The depiction of animals in my artworks touch on a cultural memory of mankind that is basically schizophrenic. On the one hand there is the animal as a lower species: bred, used, consumed, eaten, trained and killed, on the other side there stands an icon: friend, protector, savior, giver of consolation, symbol, dream image, alter ego.
What fascinates me about these seemingly irreconcilable extremes as an artist and philosopher is what humans reveal about themselves when dealing with animals, especially about how they relate to themselves and to the people around them. The animal as a victim of power, discipline, optimization and a from a psychological point of view erratic fear-love, is an artistically inexhaustible source for me, because in all its shapes, types of movement and anthropologically charged meanings I find image models that reflect human suffering - above all the suffer from ourselves - in a visual, that is, sensual language. The picture goes deeper than the word. The whole universe of domination, inequality, foreignness, physical and mental domestication and even exploitation finds its place in it.
At the same time - as I said, the matter is schizophrenic - depictions of the animal and the often mythologically steeped ideas about its nature represent beauty, strength and spirituality. Animal beings have become our spiritual companions, guides and protective symbols. We seek their closeness and affection.
This culturally rooted ambivalence of humans, which is reflected in their relationships with animals, I use in my works as mirror elements for the relationship between people and others, as well as my relationship to myself.
Wounds are an inspiration in my artistic work. When a wound has been teared, it has to be cared for, healed, there is scab that falls off, and then again scabs that create new skin, which falls off again, etc. To work on my paintings is very similar: I build surfaces and strike in it wounds, form shapes and injure them with solvents or mechanical interventions. In this way, from the areas that have been applied and removed on the canvases situations gradually emerge, which for me are scarred landscapes. What is still there at the end has survived, what is not, has at least left traces when it disappeared.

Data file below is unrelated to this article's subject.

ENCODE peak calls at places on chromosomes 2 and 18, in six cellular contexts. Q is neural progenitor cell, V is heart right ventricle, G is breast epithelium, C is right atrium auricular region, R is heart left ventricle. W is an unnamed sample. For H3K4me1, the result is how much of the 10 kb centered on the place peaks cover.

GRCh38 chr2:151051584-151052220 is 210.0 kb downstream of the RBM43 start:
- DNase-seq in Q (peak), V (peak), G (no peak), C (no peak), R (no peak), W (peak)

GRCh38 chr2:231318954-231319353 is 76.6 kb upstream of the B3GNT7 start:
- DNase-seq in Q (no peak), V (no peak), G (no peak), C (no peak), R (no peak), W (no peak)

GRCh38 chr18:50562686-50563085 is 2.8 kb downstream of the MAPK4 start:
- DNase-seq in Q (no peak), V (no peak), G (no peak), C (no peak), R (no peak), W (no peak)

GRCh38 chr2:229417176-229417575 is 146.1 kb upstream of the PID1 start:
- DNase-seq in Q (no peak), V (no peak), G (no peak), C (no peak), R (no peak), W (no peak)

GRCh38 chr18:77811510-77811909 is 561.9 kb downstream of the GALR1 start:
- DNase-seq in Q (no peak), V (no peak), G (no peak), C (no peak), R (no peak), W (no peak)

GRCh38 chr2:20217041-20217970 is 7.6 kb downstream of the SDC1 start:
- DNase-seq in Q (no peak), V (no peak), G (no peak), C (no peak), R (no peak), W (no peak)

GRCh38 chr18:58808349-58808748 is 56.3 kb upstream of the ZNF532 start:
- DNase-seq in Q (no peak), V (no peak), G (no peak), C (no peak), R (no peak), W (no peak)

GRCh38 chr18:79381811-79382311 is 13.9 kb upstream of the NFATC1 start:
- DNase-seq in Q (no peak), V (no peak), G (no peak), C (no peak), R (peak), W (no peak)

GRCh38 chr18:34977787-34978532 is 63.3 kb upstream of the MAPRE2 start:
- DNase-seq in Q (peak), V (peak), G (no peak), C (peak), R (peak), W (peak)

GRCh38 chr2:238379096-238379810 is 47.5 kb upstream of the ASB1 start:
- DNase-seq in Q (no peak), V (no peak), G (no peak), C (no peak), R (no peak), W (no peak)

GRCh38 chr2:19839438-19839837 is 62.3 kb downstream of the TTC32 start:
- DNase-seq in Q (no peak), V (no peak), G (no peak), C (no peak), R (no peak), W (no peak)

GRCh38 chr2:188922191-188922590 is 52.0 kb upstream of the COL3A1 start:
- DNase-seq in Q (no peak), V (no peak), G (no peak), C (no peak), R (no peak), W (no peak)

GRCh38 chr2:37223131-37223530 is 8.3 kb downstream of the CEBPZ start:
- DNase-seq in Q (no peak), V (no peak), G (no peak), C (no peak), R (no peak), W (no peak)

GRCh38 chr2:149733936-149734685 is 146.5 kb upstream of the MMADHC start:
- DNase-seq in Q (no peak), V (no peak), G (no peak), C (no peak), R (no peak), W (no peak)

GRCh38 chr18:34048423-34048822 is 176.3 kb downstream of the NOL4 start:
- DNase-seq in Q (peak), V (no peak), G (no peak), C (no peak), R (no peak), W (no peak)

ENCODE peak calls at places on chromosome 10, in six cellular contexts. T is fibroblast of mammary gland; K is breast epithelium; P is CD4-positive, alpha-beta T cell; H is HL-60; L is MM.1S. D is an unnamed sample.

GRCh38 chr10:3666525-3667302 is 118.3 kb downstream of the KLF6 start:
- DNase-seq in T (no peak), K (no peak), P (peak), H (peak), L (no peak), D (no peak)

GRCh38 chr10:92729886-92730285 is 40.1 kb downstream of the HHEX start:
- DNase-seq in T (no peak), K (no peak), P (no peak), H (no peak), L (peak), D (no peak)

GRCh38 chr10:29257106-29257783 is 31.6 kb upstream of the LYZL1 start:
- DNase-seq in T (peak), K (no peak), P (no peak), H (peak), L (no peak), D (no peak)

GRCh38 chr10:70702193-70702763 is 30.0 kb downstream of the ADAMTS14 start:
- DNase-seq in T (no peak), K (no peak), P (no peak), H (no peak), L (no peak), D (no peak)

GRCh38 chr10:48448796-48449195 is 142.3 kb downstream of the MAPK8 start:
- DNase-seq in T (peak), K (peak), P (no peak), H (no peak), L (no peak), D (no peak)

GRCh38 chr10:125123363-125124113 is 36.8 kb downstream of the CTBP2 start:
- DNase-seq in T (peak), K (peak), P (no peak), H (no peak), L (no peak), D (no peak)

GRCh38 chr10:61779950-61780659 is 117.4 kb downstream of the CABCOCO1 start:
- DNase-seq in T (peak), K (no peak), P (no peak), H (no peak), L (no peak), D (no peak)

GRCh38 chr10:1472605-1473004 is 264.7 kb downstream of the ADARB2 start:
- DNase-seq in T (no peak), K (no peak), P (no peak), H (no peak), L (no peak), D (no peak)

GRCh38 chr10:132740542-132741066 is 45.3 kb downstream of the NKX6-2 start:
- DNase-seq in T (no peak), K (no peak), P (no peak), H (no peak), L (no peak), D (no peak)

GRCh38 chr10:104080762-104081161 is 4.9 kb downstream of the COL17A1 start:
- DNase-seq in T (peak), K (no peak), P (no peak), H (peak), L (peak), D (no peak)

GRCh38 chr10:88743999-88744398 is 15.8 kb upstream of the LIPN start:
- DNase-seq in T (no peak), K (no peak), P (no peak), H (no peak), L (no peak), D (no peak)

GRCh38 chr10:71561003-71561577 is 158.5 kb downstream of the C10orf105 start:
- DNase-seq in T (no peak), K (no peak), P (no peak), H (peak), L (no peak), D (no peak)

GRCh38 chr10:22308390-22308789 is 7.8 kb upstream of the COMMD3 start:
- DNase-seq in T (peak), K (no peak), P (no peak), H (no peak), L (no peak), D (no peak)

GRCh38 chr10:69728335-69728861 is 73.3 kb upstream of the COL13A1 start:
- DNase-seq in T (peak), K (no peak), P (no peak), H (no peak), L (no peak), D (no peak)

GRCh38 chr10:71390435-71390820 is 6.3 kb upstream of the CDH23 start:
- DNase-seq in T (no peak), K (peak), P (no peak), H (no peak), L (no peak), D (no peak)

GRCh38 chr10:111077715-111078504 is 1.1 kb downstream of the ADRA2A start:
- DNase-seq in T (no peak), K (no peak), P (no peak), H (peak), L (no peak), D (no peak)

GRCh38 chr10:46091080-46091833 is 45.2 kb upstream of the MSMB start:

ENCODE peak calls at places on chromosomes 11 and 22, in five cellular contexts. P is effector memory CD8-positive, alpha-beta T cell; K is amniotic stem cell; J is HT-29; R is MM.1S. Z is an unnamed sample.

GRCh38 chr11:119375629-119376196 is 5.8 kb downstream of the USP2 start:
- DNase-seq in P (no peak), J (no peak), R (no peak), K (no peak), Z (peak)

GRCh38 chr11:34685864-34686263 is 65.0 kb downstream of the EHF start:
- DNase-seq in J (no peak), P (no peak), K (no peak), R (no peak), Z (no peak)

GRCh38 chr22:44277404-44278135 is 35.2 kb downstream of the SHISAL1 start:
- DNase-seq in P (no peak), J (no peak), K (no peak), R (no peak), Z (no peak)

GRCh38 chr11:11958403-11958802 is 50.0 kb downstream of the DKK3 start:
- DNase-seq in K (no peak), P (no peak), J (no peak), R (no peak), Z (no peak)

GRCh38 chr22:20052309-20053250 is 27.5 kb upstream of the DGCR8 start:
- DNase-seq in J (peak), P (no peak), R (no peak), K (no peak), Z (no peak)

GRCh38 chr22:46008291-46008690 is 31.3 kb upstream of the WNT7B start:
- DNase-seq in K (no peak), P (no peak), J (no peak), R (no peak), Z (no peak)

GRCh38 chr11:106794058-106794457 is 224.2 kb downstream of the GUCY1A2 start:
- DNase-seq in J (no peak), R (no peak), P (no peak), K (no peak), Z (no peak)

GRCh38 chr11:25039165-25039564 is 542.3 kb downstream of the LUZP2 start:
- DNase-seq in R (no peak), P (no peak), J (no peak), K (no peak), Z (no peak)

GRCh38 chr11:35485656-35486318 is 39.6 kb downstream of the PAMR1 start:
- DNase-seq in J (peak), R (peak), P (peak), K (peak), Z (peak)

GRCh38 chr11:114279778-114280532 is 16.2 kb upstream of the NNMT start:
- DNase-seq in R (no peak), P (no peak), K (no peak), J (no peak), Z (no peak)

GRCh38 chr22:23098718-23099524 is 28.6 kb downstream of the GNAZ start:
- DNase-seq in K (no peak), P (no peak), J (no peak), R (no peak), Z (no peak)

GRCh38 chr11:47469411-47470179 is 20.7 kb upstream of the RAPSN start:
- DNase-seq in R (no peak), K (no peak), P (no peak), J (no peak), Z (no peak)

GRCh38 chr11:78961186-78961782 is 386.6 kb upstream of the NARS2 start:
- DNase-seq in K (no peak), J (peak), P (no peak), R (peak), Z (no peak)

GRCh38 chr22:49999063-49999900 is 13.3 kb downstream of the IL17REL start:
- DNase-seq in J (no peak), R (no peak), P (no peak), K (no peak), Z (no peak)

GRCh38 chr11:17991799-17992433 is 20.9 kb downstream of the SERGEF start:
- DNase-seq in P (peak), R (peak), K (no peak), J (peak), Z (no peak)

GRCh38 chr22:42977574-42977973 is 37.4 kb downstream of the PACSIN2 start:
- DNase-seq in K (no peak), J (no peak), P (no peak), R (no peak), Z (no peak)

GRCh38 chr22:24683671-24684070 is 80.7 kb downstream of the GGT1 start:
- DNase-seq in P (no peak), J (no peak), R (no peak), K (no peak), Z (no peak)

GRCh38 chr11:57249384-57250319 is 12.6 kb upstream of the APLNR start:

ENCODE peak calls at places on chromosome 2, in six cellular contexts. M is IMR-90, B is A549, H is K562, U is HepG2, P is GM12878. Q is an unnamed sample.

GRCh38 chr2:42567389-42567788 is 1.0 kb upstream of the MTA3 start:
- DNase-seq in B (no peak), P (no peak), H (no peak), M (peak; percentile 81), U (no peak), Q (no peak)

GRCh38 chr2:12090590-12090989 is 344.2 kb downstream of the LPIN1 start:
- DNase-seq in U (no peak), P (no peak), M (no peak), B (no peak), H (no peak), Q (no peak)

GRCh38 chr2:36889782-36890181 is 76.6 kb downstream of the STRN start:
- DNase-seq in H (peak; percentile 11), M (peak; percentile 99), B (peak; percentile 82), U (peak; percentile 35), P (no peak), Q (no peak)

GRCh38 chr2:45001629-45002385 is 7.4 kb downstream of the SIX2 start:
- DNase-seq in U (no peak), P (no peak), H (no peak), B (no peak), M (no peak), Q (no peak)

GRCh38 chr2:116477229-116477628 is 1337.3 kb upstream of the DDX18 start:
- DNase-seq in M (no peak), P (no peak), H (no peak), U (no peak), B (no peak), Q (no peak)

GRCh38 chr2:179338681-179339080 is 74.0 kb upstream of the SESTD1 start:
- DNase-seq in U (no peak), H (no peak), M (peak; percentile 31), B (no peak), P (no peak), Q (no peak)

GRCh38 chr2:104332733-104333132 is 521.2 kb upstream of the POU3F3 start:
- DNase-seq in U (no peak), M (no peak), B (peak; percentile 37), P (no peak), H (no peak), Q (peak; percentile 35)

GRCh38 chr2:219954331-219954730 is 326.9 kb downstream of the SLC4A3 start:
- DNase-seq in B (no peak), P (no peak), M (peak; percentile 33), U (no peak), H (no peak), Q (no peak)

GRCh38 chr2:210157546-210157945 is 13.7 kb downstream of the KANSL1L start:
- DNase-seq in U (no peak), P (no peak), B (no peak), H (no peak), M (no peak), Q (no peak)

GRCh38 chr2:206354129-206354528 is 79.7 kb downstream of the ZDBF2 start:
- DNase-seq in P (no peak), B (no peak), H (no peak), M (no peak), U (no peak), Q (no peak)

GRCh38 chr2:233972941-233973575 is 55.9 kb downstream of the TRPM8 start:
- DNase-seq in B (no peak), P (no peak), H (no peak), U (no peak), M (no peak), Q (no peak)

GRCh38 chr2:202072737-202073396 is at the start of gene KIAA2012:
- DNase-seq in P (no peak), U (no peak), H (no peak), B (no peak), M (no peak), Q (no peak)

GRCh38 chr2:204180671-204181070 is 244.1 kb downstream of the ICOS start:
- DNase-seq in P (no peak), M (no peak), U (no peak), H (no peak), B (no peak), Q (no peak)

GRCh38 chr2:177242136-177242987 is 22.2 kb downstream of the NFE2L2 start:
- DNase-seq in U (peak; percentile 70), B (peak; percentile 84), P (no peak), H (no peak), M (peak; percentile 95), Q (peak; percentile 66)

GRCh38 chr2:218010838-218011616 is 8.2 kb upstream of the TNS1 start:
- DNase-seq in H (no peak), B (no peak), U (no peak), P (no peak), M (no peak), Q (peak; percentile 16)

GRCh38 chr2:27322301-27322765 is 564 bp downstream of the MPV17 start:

Gilles Deleuze and Félix Guattari coined the term “desiring machine” (machine désirante – a machine lusting after sth.) to describe their idea of a productive “mechanical” unconscious. Here is a short quote from the birth writing of the desiring machines:
“It breathes, warms, eats. It sucks, it fucks. The Es … Everywhere there are machines in the truest sense of the word: machines of machines, with their clutches and gears. An organ machine connected to a source machine: the electricity produced by the last is interrupted by the other. The breast is a machine for making milk, and the mouth machine is linked to it. The mouth of the person without appetite stands between an eating machine, an anal machine, a speaking machine, a breathing machine (asthma attack). In this sense everyone is a modeler; everyone has his own little machines.“ (Deleuze/ Guattari, Anti-Oedipus: Capitalism and Schizophrenia I)
Unlike Freud, the father of theories about the unconscious, Deleuze and Guattari oppose the idea that the unconscious is purely psychological, that is, hidden somewhere in our heads. Instead, for them, it is also in all technical and social processes and interactions. The social and cultural world in which we live is always also the world in which our unconscious takes place or in which it also plays a part (how we perceive things or what feelings they trigger in us, for example).
In a work series in 2021, I dealt with Deleuze's and Guattari's concept of "desiring machines" as a model for understanding works of art, their effect and the impulses that drive me as an artist. Like all "desiring machines", the unconscious is always active, productive and triggers desires (wishes, needs, hopes).
The reference to Deleuze's and Guattari's "desiring machine" concept is in a way a (self-)criticism of category formations such as female vs. male or animalistic (animal) vs. cultivated (human) — themes that appear again and again in my pictures. If one reads societies as a complex coexistence of “desiring machines”, relations such as cause and effect, perpetrator and victim, ruler and the ruled, rich and poor, discriminator and discriminated lose their clarity. Hierarchical thinking loses its footing and everyone is, so to speak, in the same boat.
Such an approach is as radical as it is problematic, but also thought-provoking. I am interested in setting such conflicts in motion in my paintings. For Deleuze and Guattari, among others, society, language, the body, life, the economy, literature, painting, imagination, schizophrenia and capitalism are “desiring machines”. Assuming that we also understand the male gaze as a "desiring machine": caused by desires, for example power and sexuality, the opposite direction also opens up here: the female body as a "machine" that (potentially) wants to show itself and be desired and which in turn gains its own power from this. And vice versa: what kind of "desiring machine" would the female gaze be?
Finally, artworks themselves can be described as machines of desire. From the artist's point of view, they can be a kind of space for expression for conflicts, whether individual or collective, whether conscious or unconscious. From the recipient’s side, they can become projection surfaces for fears and longings, but also for those who look at them productively or have an effect on them.
(c) Maria Wirth | All texts are copyrighted and may not be quoted or reproduced without permission.